The Goodman-Luskin Microbiome Center at UCLA serves as a nexus for innovative, translational, interdisciplinary research into the microbiome: the trillions of microorganisms that inhabit the human gut and have been implicated not just in gastrointestinal disorders, but in immune, metabolic, neurological, and psychiatric conditions.
Founded in 2022 with generous support from philanthropists Renee and Meyer Luskin and Andrea and Donald Goodman, the center brings together world-leaders in the microbiome field from UCLA and beyond and provides cutting-edge technology and support services in order to advance understanding of the composition and function of the microbiome and its role in many of the most pressing ailments of our time. Situated in the Vatche & Tamar Manoukian Division of Digestive Diseases, the center draws microbiome expertise across UCLA’s campus, including the David Geffen School of Medicine at UCLA, the UCLA College of Life Sciences, the UCLA Samueli School of Engineering, and the UCLA Department of Computational Medicine. Ultimately, the center team is inspired by the promise of life-changing applications in disease prevention, diagnosis, and treatment.
“We hope the research being conducted will translate into improving patient care and quality of life,” says Eric Esrailian, MD, MPH, chief of the division.
The center encompasses research programs in nine focus areas that highlight UCLA’s expertise in microbiome-gut-brain research, among other interdisciplinary areas: neurovisceral sciences and women’s health (funded by the National Institutes of Health via a Specialized Center of Research Excellence grant), inflammatory bowel diseases, substance use disorders, eating behavior, metabolism and obesity, neurodevelopmental and neurodegenerative diseases, cardiovascular and lipid disorders, liver disease, and mental illness and chronic pain.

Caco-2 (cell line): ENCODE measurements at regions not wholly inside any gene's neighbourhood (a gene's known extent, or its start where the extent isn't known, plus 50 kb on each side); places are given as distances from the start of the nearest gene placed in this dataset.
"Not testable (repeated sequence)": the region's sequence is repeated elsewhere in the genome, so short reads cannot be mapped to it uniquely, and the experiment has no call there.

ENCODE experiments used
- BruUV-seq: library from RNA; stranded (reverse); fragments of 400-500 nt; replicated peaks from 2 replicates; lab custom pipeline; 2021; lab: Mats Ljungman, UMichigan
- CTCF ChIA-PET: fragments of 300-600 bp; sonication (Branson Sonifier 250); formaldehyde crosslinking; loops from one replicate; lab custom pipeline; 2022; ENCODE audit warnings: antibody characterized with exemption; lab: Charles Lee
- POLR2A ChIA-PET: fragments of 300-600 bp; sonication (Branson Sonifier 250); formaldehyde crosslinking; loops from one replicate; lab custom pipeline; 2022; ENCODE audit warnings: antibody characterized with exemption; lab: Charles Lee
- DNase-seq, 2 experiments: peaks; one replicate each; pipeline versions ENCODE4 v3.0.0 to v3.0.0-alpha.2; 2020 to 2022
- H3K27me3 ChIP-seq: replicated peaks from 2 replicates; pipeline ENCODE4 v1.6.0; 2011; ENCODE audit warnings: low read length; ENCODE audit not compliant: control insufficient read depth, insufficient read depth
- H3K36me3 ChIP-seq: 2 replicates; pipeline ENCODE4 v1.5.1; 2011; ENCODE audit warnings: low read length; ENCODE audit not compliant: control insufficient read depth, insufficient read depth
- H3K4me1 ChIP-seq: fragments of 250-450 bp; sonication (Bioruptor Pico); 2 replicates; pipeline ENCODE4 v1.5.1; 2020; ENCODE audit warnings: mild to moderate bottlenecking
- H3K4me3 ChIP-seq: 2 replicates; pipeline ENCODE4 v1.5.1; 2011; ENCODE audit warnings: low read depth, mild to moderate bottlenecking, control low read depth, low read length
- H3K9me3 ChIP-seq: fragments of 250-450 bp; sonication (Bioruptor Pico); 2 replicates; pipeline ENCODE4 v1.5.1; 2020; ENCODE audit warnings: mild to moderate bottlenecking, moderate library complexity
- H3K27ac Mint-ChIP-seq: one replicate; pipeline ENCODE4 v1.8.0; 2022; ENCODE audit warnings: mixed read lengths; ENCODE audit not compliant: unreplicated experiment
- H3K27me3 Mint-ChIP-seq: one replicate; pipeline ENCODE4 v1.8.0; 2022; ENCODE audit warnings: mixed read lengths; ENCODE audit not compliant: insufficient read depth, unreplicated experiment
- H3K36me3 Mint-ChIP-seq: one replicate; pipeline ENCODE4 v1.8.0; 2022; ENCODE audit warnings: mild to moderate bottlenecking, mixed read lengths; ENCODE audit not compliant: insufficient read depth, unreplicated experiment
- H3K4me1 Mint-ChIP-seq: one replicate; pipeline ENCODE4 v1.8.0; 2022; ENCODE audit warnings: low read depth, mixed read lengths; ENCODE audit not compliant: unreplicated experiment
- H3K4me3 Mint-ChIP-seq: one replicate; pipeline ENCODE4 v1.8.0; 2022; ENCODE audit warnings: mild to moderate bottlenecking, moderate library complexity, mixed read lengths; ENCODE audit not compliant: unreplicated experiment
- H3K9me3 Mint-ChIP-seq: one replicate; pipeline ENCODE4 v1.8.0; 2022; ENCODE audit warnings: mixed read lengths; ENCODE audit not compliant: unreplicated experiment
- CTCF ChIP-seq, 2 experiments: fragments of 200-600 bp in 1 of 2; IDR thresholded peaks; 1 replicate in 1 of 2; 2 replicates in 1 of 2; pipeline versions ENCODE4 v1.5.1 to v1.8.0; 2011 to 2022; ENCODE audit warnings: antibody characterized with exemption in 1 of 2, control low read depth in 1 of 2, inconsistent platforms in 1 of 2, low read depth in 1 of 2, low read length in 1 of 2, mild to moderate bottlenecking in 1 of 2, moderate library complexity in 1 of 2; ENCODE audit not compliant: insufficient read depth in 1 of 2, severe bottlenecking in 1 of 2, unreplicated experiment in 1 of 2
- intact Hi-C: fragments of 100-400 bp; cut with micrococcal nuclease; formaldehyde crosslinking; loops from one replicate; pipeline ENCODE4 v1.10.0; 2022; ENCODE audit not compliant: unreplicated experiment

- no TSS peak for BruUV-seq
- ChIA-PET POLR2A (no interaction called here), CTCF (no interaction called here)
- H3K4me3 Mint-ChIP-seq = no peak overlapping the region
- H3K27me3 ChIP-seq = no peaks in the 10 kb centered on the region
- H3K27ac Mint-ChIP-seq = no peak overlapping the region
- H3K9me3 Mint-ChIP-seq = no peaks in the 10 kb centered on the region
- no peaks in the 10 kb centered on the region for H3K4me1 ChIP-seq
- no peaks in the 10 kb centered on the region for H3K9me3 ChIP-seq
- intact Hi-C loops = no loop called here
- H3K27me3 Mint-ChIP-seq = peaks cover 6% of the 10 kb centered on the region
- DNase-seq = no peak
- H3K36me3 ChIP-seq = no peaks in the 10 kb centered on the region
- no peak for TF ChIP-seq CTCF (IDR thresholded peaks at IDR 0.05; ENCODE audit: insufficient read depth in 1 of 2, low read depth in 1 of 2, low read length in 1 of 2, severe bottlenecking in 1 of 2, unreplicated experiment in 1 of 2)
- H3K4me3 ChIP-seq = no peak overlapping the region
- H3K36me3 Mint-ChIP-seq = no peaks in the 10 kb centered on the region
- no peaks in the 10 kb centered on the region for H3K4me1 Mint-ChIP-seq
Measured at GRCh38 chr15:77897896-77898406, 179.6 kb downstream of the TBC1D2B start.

A wide range of services, including six technical cores: clinical studies and database, neuroimaging, integrative bioinformatics and biostatistics, microbiome sequencing, biorepository, and gnotobiotics, as well as an administrative support core, support the center’s research programs. “These cores provide a whole menu of services that people can use,” says the center’s founding director Emeran A. Mayer, MD.
“A focus on integrated systems,” says the center’s co-director Arpana “Annie” Gupta, PhD, “emphasizes interplay between the microbiome, other systems and the environment.”
“Collaboration is a foundation of the Goodman-Luskin Microbiome Center, and the center fosters crosstalk between researchers and clinicians from a variety of disciplines,” says co-director Jonathan P. Jacobs, MD, PhD. Each member brings “unique expertise, perspectives, and collegial spirit,” adds Elaine Y. Hsiao, PhD, the center’s director.
Center members are encouraged to explore partnerships with other UCLA programs such as gastroenterology, urology, neurology, and psychiatry, and with other institutions, government, and industry.
“To nurture a new generation of star microbiome researchers, center members offer specialized training to fellows in the Vatche & Tamar Manoukian Division of Digestive Diseases,” says the division’s vice chief and director of UCLA’s GI Fellowship Program, Lin Chang, MD.
The center also offers a Pilot & Feasibility Program to facilitate translational projects, with funding provided in the form of vouchers for use of the center’s core services.